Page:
Her husband and 5-year-old daughter also tested positive for E. coli at the time but had only mild symptoms. (Microbial contamination can occur at any point during food production, but microbes such as E. coli and salmonella can grow rapidly at the “danger zone” temperatures, increasing the risk of serious illness.)

Abiding by the two-hour rule and other food safety measures at home won’t eliminate the risk of illness entirely — there are many other factors at play — but it is an element in our control that can make it much less likely.

If you are hosting a party, why not take the basic preventive steps to protect your more vulnerable guests?

Misconception: If you avoid bacteria you’ll be more susceptible to illness in the long run.

Many comments on my post implied that following the two-hour rule over time somehow makes a person more susceptible to getting sick, as if lack of exposure to harmful bacteria weakened one’s resistance.

Each expert I spoke with agreed this is misguided and dangerous. It’s important to differentiate between the good bacteria in fermented foods, such as yogurt and kimchi, which may help you maintain a healthy gut microbiome, and bad bacteria that are a result of contamination, such as salmonella and campylobacter.

“The classic foodborne pathogens are not the ones that become part of your microbiome, they just make you sick,” says Cindy Liu, a microbiologist in the Department of Environmental and Occupational Health at the Milken Institute School of Public Health. “Exposing yourself to them is not safe and it doesn’t work to prevent future illness.”

Easy measures to take as the host this holiday season:

“We know that food can be a sign of love. Preparing and storing food safely is also a sign of love,” said Shauna Henley, senior extension agent in family and consumer sciences at the University of Maryland. That may mean doing things a little differently than your great-grandma did, but that is not an affront to her or your family traditions.

The science for this was probably not available in her time. Now that we know more about bacteria and foodborne illnesses, why not use that knowledge to keep yourself and your household safer?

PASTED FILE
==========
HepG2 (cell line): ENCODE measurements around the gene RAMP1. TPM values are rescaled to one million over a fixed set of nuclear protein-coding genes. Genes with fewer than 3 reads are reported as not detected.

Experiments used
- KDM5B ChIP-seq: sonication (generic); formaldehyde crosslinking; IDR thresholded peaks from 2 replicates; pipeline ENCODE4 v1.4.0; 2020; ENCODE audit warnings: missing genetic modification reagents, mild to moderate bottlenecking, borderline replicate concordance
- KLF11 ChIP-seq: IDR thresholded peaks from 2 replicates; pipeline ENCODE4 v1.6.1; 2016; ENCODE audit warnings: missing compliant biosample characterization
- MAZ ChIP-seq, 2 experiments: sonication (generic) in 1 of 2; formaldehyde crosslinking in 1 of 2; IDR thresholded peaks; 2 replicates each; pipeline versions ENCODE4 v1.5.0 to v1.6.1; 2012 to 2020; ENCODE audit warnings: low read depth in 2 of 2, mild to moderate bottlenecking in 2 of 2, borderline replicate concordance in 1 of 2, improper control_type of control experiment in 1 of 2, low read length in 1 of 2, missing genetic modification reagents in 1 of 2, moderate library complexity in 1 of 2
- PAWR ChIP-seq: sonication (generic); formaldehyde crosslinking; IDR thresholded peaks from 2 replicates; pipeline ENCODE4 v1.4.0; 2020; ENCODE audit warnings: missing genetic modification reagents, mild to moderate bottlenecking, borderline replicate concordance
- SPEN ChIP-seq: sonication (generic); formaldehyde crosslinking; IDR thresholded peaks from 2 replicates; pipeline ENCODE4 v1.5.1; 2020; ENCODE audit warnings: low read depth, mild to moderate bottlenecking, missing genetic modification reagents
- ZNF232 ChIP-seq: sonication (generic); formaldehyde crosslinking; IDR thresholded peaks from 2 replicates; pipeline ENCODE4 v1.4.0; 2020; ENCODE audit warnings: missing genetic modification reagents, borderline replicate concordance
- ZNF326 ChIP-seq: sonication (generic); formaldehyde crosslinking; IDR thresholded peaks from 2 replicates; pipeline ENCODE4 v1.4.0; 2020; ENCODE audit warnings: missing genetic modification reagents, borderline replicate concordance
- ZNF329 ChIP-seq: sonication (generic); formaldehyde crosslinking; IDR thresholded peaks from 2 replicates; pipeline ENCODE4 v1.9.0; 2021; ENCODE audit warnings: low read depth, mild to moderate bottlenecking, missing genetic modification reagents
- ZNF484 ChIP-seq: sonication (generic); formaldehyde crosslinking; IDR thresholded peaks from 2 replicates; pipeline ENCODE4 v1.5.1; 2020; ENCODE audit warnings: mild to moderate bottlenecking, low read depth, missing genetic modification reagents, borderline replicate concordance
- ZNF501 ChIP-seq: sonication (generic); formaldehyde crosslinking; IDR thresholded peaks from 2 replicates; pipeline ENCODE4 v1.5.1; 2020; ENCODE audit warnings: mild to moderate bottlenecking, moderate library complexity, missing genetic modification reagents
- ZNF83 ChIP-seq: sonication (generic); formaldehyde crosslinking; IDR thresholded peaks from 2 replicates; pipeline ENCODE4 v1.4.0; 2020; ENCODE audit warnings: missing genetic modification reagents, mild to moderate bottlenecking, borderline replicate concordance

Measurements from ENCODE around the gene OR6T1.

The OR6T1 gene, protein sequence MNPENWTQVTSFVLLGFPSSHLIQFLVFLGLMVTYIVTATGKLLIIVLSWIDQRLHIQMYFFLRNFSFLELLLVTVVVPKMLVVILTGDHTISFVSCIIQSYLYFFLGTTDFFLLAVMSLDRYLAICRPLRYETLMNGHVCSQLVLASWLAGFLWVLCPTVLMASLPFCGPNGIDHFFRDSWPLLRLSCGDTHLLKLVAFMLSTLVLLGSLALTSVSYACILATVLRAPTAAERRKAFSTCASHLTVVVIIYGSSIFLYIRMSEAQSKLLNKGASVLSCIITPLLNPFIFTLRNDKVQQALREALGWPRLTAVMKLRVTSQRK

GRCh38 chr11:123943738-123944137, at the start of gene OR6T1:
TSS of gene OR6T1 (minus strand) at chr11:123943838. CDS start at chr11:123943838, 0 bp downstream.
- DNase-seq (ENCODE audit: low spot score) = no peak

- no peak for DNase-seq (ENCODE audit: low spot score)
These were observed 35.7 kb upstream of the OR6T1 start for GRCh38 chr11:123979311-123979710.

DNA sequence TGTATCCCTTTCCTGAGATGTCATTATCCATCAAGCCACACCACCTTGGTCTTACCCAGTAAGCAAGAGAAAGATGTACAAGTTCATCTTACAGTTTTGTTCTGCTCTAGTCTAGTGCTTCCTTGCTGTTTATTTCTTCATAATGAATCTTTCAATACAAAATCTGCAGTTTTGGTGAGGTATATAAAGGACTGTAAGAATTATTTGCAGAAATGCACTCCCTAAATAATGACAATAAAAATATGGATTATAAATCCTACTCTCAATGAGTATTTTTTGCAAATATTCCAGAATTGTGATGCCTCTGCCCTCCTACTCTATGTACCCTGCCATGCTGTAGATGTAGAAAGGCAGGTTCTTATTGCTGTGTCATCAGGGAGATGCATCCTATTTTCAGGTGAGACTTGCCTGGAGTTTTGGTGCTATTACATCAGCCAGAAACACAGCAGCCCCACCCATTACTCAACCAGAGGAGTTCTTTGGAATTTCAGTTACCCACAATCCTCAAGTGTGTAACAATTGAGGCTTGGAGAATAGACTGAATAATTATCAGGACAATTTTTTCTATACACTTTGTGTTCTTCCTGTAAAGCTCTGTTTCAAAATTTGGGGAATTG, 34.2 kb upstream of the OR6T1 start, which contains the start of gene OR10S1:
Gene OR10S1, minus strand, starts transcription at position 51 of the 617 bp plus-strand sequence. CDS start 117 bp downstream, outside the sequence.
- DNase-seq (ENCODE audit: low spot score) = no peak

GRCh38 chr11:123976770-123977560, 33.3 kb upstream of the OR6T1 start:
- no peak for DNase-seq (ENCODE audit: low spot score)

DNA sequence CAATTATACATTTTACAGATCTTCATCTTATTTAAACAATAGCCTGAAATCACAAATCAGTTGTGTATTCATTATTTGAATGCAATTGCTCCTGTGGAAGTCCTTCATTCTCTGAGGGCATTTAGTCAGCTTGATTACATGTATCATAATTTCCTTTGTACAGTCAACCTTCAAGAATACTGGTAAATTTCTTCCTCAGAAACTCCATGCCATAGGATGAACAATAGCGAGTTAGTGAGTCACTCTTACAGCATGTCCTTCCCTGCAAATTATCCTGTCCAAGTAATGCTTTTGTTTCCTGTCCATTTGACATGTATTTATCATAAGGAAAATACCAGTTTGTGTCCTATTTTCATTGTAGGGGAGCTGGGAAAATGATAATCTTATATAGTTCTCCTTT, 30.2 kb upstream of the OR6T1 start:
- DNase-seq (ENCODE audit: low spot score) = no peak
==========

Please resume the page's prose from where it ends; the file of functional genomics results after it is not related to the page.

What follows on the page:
If you are hosting, keep in mind the nonprofit Partnership for Food Safety Education’s “Core Four”:

  • Clean: Wash hands and surfaces often.
  • Separate: Avoid cross-contamination: Keep raw meat, poultry, seafood and eggs separate from other foods.
  • Cook: Use a food thermometer and cook dishes to the proper internal temperature.
  • Chill: Follow the two-hour rule. Never thaw perishable food at room temperature.

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Some helpful strategies for hosts:

If a guest offers to help in the kitchen, guide them to where they can wash up before they start.

Stagger putting out dishes instead of setting them out all at once. If possible, prepare two smaller batches of a dish so one can stay chilled longer. Besides being safer to eat this way, it will be fresher-tasting and more appealing, too.

Add ice to a cooler to expand chilled storage space. Refrigerators get filled up fast at big parties, and air does not circulate properly in an overstuffed refrigerator. Cool foods in shallow (two-inch) containers so they chill quickly.

When in doubt, throw it out (or compost it). Nobody wants to waste food, but it’s better to do that than get you or your guests sick.

Polite measures to take as a guest:

The video I posted on social media was at a cookout I attended. While I was careful to frame the shot so the location and people were not identifiable, I admit that shooting it in the first place was not the most polite thing to do. However, I’m glad that it started this important conversation.

Certainly, though, there are more immediately helpful, considerate approaches than posting videos of questionable food safety on social media.

One thoughtful suggestion from Thomas P. Farley, the etiquette expert and columnist known as Mister Manners, is to head the issue off at the pass before the event by offering to bring an extra cooler filled with ice, or trays with cans of Sterno to help keep foods hot.

If you are bringing a dish, make sure it is well-chilled before packing it in an insulated tote with ice packs for its journey. At the gathering, if you notice the food has been out a while, do what many commenters on the post suggested and offer to help get things into the refrigerator.

Whether you are host or a guest, I hope you’ll stay attentive to the two-hour rule this season and beyond, and take the other basic measures to keep food safe for you and your loved ones. That will help ensure that everyone has a truly happy and healthy holiday.